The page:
Health insurance and mental health

One of the supposed hallmarks of the U.S. system of providing health care is choice. “Don’t let the socialist boogeyman come and force you to see a doctor trained in Guatemala!” You may not realize it, but that’s pretty funny (not the bit about Guatemala… the part about choice). Well, it doesn’t quite rise to the level of expelling fluids through your head’s secondary and tertiary access points, but it’s still funny.

Come on, ask me why it’s funny. You know you want to. You think you may know, but your dying to know if your right (yes, I’m nothing if not a little presumptuous).

My mother is on the verge of being sent back to the (medical) hospital again. She’s gone back to not eating, drinking, or taking her meds. One of the nurses says she’ll probably have to go back (possibly as soon as tonight or tomorrow). In the mean time, they’ve scheduled a hearing (again) to decide on long term commitment at one of the state psychiatric hospitals. A couple of the possible facilities (there are three where she might be sent) are the same place they send people who are unfit to stand trial (for all sorts of things). My dad asked the social worker if there were any choices.

“No, not if you don’t have insurance coverage.”

See, that’s when you were supposed to laugh. By U.S. standards, my father is not wealthy, but he’s well above average (in terms of salary). He’s highly paid, highly trained, and employed by a large company with loads of lucrative defense and aerospace contracts (among other things). If anyone was going to have good health insurance (besides a government worker), you’d think it was him – and it always seemed like he did – until now. My mother was in the hospital for just under two months earlier this year, in a locked-down psych ward… and that ate up all the benefits for the year. There’s no more coverage left until next February.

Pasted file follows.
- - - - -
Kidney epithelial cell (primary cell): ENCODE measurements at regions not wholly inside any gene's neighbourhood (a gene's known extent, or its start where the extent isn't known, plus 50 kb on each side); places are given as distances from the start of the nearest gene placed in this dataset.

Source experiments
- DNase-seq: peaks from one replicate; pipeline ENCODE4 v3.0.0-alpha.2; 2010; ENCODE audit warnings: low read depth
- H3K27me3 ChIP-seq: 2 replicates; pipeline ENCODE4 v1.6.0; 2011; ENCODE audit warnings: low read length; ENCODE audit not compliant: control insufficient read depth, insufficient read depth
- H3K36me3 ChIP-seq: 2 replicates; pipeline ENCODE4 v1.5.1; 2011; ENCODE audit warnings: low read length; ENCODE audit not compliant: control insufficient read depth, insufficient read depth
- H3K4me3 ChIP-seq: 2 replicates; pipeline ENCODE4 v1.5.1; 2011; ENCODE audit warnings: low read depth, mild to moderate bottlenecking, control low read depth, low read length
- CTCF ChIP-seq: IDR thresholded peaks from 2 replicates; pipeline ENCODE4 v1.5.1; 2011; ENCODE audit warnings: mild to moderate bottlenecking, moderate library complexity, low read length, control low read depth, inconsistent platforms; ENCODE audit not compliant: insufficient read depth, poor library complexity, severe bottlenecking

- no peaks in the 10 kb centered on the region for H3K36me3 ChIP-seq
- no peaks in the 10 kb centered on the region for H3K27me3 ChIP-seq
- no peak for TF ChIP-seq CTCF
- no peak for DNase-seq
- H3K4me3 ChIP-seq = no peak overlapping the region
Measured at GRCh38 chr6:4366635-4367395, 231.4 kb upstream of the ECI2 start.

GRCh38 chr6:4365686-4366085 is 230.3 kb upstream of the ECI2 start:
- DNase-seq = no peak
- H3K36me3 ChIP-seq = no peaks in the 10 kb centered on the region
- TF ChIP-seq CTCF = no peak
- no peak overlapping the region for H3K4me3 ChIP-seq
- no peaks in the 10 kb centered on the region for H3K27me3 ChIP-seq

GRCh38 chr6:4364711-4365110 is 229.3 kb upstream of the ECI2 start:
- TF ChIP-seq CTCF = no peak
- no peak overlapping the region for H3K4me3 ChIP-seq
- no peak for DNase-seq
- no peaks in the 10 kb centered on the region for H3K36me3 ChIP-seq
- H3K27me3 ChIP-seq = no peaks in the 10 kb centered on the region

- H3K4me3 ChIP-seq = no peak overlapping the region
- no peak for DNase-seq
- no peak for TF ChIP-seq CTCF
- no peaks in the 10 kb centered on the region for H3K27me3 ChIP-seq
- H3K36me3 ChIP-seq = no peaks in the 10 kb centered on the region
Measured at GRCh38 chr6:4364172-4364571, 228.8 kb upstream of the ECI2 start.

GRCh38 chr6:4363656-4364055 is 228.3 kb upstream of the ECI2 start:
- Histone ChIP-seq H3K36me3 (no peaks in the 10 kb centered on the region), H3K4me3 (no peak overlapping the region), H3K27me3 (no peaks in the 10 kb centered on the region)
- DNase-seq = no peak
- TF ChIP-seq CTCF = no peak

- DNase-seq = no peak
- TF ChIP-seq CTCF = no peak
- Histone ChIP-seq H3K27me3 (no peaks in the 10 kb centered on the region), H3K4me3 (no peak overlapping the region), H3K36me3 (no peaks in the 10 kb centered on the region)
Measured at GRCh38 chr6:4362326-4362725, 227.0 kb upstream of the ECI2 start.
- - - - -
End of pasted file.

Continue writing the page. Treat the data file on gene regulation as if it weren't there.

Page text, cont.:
So here’s the choices, under the U.S. system of health care:
1. Accept a commitment to the state mental hospital.
2. Sell the house, cash in the retirement savings, borrow from the kids, sell some organs on the black market, and go to a private hospital.

I hate to be down on a state run operation, but experience tells me that facilities in this country which are operated for the benefit of those who can’t pay are rarely top notch, and have the reputation of being substandard. After all, politicians get elected in this country for cutting back on welfare, not for maintaining the status quo (or – gasp – expanding it).

I could be wrong. I pray I’m wrong. I fear I’m not.

You gotta love those choices.

Give the gift of words.